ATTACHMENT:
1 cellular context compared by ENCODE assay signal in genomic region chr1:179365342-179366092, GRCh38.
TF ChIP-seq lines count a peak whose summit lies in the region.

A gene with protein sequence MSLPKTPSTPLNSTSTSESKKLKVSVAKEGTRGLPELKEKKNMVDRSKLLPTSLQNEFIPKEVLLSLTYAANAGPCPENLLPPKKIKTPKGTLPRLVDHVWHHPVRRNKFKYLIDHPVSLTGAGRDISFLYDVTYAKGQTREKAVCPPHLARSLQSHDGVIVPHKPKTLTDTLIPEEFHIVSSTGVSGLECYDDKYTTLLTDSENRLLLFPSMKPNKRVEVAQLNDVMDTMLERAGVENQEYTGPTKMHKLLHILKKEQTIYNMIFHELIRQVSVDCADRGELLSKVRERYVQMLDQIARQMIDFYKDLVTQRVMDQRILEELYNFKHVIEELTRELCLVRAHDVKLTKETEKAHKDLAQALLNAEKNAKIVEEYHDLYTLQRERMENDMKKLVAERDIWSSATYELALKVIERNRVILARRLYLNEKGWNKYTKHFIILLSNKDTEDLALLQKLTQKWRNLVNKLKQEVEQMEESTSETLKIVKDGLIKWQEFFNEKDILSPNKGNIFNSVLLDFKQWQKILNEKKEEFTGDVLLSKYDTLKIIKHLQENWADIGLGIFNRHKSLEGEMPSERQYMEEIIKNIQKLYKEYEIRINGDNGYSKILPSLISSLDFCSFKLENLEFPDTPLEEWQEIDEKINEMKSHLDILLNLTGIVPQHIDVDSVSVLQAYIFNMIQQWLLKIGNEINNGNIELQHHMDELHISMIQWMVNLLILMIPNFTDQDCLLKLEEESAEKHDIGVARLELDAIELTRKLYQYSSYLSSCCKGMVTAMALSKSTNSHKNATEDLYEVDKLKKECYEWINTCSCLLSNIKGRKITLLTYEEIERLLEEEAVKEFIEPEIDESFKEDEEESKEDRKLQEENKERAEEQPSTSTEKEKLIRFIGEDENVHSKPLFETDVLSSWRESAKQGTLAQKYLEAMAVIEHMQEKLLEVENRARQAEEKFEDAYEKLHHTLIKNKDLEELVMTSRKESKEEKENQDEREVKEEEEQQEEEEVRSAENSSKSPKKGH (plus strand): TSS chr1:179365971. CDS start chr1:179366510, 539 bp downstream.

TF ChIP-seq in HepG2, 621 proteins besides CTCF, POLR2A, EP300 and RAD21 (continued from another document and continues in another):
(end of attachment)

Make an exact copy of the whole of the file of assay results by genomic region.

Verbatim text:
1 cellular context compared by ENCODE assay signal in genomic region chr1:179365342-179366092, GRCh38.
TF ChIP-seq lines count a peak whose summit lies in the region.

A gene with protein sequence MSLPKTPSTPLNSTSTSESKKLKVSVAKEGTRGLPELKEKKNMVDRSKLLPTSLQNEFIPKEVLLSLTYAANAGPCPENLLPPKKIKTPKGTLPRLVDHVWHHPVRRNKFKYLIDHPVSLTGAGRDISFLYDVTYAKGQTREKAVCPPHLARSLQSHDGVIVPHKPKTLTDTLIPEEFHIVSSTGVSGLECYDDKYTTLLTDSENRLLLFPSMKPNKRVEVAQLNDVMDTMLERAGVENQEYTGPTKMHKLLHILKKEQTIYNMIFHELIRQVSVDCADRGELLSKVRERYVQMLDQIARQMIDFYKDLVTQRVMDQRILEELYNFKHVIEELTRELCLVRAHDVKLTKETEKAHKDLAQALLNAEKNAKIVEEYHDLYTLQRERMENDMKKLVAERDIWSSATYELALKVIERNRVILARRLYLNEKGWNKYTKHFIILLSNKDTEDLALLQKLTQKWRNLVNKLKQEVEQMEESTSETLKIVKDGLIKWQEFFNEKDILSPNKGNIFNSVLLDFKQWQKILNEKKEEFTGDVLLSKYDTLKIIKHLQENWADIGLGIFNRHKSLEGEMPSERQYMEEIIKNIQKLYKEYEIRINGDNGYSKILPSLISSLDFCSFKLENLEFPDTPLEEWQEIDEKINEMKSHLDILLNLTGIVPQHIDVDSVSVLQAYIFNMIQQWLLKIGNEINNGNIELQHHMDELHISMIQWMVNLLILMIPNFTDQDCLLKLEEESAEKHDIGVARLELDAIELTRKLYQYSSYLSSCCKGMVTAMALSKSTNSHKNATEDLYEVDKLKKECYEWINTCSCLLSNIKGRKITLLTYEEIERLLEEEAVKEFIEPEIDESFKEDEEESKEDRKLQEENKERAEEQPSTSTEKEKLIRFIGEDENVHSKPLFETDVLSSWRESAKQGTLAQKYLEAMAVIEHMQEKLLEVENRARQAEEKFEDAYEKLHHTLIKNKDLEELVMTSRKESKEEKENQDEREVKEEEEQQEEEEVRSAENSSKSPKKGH (plus strand): TSS chr1:179365971. CDS start chr1:179366510, 539 bp downstream.

TF ChIP-seq in HepG2, 621 proteins besides CTCF, POLR2A, EP300 and RAD21 (continued from another document and continues in another):